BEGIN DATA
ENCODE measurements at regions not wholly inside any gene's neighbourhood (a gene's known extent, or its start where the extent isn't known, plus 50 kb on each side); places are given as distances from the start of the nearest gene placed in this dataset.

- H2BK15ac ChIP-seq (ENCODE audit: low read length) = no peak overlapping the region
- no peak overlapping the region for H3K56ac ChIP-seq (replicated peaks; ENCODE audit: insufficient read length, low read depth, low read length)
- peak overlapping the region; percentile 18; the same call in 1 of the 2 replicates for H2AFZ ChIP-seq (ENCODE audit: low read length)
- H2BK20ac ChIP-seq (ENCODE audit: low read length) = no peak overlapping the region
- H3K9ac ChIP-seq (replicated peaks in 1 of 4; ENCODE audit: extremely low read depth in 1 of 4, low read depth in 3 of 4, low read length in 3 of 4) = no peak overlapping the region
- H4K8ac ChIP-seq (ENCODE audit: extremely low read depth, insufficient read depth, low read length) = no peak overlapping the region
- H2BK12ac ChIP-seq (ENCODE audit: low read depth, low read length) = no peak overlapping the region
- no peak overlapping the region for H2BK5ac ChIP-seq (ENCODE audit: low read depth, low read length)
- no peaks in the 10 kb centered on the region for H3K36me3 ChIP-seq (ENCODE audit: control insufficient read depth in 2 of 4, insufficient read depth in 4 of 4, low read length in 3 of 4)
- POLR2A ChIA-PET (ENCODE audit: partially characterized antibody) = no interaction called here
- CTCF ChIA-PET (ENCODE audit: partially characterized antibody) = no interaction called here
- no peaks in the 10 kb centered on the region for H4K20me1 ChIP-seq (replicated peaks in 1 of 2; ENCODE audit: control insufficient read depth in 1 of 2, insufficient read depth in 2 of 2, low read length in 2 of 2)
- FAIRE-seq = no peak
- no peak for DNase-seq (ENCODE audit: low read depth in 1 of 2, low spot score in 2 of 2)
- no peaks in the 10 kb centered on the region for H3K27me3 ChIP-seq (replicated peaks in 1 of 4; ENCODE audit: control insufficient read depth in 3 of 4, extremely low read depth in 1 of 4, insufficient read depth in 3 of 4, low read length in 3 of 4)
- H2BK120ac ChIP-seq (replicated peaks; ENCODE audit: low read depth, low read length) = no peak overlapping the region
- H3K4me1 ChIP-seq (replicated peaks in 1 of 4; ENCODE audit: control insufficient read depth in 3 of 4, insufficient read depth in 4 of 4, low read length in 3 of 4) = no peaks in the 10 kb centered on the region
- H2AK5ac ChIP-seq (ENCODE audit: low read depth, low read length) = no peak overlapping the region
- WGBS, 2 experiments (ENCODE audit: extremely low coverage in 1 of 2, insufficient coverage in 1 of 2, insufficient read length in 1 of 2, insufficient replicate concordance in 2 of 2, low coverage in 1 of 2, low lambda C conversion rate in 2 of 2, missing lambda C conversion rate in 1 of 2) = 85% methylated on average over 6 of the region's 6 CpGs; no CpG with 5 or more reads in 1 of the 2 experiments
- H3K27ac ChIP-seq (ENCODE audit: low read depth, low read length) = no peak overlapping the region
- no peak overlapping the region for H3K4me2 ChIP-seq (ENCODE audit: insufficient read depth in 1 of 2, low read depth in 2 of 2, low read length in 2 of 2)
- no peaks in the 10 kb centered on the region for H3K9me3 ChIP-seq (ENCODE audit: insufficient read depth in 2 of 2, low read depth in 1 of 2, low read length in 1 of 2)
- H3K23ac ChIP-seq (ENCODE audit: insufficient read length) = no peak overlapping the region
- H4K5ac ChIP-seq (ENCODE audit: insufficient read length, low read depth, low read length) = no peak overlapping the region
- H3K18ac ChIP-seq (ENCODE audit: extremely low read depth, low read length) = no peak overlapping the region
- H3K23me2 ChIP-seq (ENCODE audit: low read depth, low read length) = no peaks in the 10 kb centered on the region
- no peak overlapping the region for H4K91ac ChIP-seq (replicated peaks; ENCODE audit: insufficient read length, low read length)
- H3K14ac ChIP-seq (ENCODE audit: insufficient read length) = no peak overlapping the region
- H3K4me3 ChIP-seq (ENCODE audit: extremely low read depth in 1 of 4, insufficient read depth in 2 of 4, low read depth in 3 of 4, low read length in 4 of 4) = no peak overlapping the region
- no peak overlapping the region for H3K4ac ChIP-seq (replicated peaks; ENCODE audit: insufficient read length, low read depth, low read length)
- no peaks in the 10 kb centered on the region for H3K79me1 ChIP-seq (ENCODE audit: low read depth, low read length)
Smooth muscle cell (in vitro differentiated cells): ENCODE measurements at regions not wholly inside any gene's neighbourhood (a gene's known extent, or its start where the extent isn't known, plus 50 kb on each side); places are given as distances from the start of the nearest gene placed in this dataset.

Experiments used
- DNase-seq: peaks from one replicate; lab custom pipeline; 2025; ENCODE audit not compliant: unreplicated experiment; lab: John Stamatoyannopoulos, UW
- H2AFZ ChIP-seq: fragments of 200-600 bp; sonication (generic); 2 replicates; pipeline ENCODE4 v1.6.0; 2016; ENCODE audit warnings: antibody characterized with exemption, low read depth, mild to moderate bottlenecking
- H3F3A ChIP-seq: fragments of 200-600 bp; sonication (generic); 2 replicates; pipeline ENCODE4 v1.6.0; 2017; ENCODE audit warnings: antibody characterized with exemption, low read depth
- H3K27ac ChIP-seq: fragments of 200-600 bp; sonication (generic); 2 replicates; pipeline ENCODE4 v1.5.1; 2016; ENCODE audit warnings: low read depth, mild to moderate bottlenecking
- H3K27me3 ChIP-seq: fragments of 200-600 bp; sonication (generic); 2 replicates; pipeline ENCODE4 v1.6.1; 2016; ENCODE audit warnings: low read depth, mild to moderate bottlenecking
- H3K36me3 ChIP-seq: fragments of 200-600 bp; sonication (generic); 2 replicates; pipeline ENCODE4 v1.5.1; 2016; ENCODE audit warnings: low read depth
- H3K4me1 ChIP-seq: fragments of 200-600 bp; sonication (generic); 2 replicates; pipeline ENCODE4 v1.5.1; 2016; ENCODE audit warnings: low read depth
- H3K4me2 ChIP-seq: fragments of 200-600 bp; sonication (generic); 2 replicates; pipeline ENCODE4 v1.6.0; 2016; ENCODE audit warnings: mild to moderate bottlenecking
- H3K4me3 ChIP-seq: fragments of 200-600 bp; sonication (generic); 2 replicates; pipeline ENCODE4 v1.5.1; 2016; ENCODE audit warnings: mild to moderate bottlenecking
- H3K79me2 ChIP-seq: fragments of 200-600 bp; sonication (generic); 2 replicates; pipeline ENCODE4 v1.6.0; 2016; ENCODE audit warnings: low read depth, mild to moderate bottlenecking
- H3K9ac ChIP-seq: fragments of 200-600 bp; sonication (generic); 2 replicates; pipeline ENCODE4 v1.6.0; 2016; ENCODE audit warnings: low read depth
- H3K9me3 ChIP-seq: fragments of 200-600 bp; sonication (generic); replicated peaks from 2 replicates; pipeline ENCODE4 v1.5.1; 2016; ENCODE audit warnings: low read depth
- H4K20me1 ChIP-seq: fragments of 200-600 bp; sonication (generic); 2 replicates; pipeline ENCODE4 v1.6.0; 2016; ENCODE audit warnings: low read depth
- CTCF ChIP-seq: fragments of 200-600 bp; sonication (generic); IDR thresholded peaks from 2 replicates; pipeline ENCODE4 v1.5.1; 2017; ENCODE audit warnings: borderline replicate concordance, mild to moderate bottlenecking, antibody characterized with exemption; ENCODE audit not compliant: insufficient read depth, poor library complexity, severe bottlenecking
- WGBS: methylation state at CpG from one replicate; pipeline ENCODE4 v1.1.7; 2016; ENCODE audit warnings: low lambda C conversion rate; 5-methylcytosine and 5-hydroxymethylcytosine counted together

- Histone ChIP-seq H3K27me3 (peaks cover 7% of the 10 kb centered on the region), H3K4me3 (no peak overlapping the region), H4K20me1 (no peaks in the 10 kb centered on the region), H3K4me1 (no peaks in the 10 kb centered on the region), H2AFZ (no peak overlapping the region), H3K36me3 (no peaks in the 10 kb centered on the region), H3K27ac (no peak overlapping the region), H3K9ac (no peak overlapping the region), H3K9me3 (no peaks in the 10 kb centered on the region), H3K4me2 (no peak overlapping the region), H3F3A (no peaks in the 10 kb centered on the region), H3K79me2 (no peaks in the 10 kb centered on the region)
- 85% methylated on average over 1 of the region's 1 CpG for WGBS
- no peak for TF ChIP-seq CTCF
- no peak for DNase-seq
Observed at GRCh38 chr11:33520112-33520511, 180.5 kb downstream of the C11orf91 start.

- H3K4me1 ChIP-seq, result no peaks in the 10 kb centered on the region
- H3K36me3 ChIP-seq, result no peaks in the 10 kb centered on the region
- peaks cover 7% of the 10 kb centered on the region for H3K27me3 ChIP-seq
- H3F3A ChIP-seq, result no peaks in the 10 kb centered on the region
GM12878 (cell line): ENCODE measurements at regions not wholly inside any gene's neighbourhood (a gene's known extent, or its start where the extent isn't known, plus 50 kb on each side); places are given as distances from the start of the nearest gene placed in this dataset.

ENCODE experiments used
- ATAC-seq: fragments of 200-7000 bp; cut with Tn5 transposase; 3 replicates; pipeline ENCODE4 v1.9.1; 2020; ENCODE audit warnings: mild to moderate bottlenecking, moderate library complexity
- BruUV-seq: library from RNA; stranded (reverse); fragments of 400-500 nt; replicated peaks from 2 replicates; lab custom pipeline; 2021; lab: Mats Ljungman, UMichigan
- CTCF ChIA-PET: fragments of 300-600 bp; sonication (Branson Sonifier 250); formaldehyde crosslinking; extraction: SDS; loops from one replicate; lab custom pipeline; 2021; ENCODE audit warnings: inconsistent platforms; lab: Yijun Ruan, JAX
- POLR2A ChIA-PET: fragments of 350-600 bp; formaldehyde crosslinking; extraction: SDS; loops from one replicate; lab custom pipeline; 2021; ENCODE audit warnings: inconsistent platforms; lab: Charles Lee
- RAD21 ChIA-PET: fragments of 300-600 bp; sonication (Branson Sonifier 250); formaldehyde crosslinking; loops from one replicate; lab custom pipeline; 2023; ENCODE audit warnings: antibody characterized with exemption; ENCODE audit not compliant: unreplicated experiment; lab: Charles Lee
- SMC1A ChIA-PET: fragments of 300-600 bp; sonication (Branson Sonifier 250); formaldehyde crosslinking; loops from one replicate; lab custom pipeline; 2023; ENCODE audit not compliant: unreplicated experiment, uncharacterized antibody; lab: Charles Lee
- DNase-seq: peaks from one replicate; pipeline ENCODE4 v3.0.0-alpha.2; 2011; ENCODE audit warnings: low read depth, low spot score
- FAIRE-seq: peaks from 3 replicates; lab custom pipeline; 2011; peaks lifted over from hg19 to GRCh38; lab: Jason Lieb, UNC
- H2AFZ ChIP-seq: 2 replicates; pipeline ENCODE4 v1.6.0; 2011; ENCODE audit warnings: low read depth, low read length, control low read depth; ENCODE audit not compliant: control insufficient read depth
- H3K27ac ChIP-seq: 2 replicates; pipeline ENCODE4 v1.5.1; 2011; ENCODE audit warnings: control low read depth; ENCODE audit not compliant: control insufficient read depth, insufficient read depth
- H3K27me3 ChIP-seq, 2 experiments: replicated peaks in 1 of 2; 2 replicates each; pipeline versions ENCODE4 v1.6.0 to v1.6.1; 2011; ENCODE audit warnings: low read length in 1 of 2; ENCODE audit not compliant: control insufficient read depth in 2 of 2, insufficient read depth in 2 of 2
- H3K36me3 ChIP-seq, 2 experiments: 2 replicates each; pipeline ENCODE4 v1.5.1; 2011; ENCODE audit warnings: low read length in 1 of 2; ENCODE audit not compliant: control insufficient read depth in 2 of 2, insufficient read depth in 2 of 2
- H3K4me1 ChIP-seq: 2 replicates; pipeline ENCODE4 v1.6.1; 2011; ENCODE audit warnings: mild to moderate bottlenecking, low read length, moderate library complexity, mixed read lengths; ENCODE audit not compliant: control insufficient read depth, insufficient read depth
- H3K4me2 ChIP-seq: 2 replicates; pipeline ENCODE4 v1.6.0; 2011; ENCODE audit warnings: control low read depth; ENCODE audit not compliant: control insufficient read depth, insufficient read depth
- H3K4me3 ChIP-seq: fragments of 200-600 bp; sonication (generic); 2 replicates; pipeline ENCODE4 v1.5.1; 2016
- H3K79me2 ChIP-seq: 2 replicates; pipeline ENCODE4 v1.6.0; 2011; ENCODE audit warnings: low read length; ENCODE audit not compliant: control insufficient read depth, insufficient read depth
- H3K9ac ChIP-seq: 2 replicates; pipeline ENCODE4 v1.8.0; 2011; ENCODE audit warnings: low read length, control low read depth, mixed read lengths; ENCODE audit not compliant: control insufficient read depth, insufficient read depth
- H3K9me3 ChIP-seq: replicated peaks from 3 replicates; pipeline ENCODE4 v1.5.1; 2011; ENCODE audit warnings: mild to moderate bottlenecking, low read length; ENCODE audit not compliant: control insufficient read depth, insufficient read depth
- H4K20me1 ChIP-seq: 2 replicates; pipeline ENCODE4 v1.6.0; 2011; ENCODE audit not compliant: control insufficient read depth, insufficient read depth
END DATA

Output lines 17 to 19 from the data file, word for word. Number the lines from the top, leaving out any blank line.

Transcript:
- H2BK120ac ChIP-seq (replicated peaks; ENCODE audit: low read depth, low read length) = no peak overlapping the region
- H3K4me1 ChIP-seq (replicated peaks in 1 of 4; ENCODE audit: control insufficient read depth in 3 of 4, insufficient read depth in 4 of 4, low read length in 3 of 4) = no peaks in the 10 kb centered on the region
- H2AK5ac ChIP-seq (ENCODE audit: low read depth, low read length) = no peak overlapping the region